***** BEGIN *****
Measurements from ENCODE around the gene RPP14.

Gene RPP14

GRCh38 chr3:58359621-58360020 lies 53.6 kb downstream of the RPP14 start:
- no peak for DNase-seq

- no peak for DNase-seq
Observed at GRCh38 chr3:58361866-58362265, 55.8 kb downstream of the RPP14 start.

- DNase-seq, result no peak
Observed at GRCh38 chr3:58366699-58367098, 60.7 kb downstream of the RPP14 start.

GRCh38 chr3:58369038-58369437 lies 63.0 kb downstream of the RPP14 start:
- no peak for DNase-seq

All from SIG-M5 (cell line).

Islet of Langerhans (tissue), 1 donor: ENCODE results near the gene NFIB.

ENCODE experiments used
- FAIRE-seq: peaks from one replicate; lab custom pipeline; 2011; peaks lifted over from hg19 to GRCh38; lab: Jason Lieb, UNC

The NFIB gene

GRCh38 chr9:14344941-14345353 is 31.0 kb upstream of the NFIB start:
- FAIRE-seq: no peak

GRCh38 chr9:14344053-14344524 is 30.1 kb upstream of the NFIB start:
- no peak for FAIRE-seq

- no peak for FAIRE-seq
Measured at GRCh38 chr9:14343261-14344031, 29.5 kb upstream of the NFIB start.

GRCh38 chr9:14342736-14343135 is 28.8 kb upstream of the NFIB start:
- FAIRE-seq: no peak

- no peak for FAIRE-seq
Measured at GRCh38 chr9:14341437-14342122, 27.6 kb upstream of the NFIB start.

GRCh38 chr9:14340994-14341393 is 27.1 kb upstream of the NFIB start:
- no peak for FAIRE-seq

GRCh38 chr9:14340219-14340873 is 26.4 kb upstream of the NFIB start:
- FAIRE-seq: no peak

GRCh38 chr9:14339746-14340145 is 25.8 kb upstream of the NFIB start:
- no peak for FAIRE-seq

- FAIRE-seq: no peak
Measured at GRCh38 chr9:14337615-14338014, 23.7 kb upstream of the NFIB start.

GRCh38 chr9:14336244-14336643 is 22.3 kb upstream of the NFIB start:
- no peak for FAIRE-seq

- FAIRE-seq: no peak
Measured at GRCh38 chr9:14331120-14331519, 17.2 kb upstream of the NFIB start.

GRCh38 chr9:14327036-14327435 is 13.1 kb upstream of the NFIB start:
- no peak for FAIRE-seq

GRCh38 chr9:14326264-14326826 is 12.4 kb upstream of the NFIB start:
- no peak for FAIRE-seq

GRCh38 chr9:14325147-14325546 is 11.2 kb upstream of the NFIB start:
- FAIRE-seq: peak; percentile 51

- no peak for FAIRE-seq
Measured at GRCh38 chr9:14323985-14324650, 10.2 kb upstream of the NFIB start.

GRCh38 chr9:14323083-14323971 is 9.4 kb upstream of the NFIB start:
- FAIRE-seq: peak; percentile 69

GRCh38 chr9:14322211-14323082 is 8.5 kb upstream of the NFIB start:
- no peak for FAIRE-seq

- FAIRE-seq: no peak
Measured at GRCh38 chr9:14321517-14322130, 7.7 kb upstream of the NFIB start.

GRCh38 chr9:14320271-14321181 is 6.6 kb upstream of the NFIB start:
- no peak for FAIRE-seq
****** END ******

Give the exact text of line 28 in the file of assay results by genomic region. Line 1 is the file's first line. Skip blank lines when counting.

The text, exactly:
GRCh38 chr9:14340219-14340873 is 26.4 kb upstream of the NFIB start: